Research by the University of Washington revealed that the engine sounds of water vessels like ferryboats and container ships make echolocation more challenging for animals that rely on sound to look for food. A good example of this are the orcas, which bounce off the sound on salmon and other prey to locate them. The ship noise, despite being above water, can easily travel many miles underneath and disrupt their hunting and the way they communicate with each other. Biologists reported that the lack of salmon along with clean water and a quiet environment are contributing to the extinction of resident killer whales in Washington. Converting to electric ferries, pretty much like electric cars, will result in quieter engines. These would at least lower the noise level, which has increased tenfold since the 1960s, so the marine animals would only have to contend with man-made sounds from passengers.

Regular readers will know that we could care less about how warm and fuzzy something is, we’re more interested to know if investors can make money off the idea so that it can scale. You have to beat the system to change it. Turns out that electric ferries aren’t just good for the environment, they’re also a boon to the economy. For example, Washington State is turning to electric ferries to hedge against the price of oil.

The argument for doing so is strengthened by the state’s cost projections. If the most aggressive system were implemented and oil prices stayed low for decades, Washington would net more than $2 million. If diesel gets expensive? It’d be $58 million.

That’s according to an article by the Governors’ Wind Energy Coalition which talks about how Washington State took inspiration from one of the most expensive countries in the world – Norway – home of the first electric ferry.

The First Electric Ferry

The MS Ampere (previously ZeroCat) began its commercial operations in May 2015, making it the first electric ferry in the world. The project was a collaboration between ferry operator Norwegian Shipyard Fjellstrand, industrial giant Siemens, battery systems company Corvus Energy, and shipping company Norled AS. At the moment, the MS Ampere makes 34 trips per day across Sognefjord between Lavik and Oppedal.

Siemens BlueDrive

Siemens BlueDrive – Source: Siemens

The electric propulsion system for the MS Ampere integrates Siemens BlueDrive PlusC Solutions. This includes a battery along with a steering system and thruster control for the propellers. It also has an energy management system while the machineries and auxiliaries of the MS Ampere are controlled and monitored by the integrated automation systems. Two 450kW electric motors weighing a collective 10 tons are used to power the thrusters with help from the onboard lithium-ion batteries.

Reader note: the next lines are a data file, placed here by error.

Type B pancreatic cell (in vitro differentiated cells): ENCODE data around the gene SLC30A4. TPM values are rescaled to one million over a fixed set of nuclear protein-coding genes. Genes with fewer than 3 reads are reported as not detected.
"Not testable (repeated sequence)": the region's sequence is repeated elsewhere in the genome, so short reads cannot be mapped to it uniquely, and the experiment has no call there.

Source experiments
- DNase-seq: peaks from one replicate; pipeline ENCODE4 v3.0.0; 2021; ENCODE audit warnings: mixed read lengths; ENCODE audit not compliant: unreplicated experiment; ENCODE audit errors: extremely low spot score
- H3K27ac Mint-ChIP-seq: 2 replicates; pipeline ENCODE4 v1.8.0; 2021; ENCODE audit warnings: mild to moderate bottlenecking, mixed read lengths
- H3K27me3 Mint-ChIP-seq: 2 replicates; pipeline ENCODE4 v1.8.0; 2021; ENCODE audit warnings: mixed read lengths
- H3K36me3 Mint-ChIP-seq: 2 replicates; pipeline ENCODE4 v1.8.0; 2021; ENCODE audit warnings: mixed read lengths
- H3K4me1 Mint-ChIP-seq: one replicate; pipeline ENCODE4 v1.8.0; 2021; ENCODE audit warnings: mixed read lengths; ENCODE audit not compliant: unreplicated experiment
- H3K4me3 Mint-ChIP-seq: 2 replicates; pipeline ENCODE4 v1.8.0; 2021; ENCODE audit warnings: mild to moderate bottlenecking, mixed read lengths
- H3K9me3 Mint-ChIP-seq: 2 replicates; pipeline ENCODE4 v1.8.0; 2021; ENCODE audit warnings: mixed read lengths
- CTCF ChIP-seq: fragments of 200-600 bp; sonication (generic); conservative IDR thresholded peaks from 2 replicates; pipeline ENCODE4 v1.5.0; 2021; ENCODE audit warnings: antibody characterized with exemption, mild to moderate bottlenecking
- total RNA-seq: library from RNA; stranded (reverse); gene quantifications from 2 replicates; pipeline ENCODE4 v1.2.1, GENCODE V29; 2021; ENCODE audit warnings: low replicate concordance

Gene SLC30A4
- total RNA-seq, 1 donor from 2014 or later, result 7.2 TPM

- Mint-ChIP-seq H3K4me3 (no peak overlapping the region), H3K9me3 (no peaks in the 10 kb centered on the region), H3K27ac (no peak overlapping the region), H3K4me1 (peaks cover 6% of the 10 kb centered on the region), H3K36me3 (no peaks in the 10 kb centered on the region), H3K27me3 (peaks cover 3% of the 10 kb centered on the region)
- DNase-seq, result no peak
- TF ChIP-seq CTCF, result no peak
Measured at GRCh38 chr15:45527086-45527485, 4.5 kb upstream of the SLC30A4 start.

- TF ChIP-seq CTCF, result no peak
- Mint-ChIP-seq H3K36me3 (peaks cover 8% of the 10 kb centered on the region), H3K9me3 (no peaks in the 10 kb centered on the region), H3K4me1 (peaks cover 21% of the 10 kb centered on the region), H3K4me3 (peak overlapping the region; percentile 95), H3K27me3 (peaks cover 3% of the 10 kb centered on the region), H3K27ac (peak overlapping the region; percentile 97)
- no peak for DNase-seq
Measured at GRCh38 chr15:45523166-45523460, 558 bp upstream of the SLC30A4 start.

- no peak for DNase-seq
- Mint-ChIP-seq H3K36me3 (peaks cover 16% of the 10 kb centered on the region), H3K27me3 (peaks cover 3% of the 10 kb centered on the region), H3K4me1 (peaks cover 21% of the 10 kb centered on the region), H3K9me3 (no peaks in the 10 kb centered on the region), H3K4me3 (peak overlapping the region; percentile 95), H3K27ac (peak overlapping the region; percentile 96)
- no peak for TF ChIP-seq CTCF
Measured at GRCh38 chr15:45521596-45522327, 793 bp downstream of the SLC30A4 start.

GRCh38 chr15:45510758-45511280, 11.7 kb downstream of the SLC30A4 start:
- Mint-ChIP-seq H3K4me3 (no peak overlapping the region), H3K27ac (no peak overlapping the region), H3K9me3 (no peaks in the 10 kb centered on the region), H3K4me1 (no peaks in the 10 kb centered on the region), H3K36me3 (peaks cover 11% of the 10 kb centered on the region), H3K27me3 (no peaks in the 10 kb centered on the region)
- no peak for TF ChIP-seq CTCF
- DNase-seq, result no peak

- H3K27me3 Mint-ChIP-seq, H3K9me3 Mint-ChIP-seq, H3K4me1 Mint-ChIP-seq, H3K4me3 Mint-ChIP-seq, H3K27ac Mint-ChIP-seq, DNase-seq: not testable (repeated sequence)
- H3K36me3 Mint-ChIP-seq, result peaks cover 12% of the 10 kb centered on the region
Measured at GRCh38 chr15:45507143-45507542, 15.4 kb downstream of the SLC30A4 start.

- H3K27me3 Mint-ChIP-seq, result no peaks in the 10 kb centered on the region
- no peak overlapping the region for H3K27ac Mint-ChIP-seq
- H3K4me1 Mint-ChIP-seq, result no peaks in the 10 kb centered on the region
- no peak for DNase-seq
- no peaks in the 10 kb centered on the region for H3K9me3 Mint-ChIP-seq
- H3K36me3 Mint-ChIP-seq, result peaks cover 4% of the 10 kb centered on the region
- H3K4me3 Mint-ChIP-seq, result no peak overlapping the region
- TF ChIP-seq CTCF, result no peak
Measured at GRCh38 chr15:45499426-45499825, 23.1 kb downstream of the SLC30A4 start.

The MS Ampere ferry can accommodate 360 passengers plus 120 cars. Data gathered from the trips of Norway’s electric ferry shows that the vessel lowers diesel consumption by one million liters and offsets 570 tons of carbon dioxide. The region’s nitrogen oxide emissions diminished by 15 tons which translated into a 95% decrease in emissions. Meanwhile, the electric ferry operating costs proved to be 80% lower than their fuel-powered counterparts. Due to the success of the project, Norway expects its entire ferry fleet will be all-electric by 2023.

Electric Ferry Challenges

If all of you Alaskans out there without Internet could read this, you’d be quick to point out one of the challenges faced by the makers of MS Ampere. Sparsely inhabited areas of the type where ferries might service have weak electrical grids. The locals won’t appreciate having their television sets and washing machines switched off so the nearby ferry can recharge in time for the next scheduled sailing.

To solve the weak grid problem, Siemens and Corvus Energy decided to position banks of batteries in every ferry terminal. While the electric ferries are traversing the waters, the batteries steadily recharge by drawing moderate amounts of power from the grid. That way, the ferries won’t have to pull too much electricity every time they charge.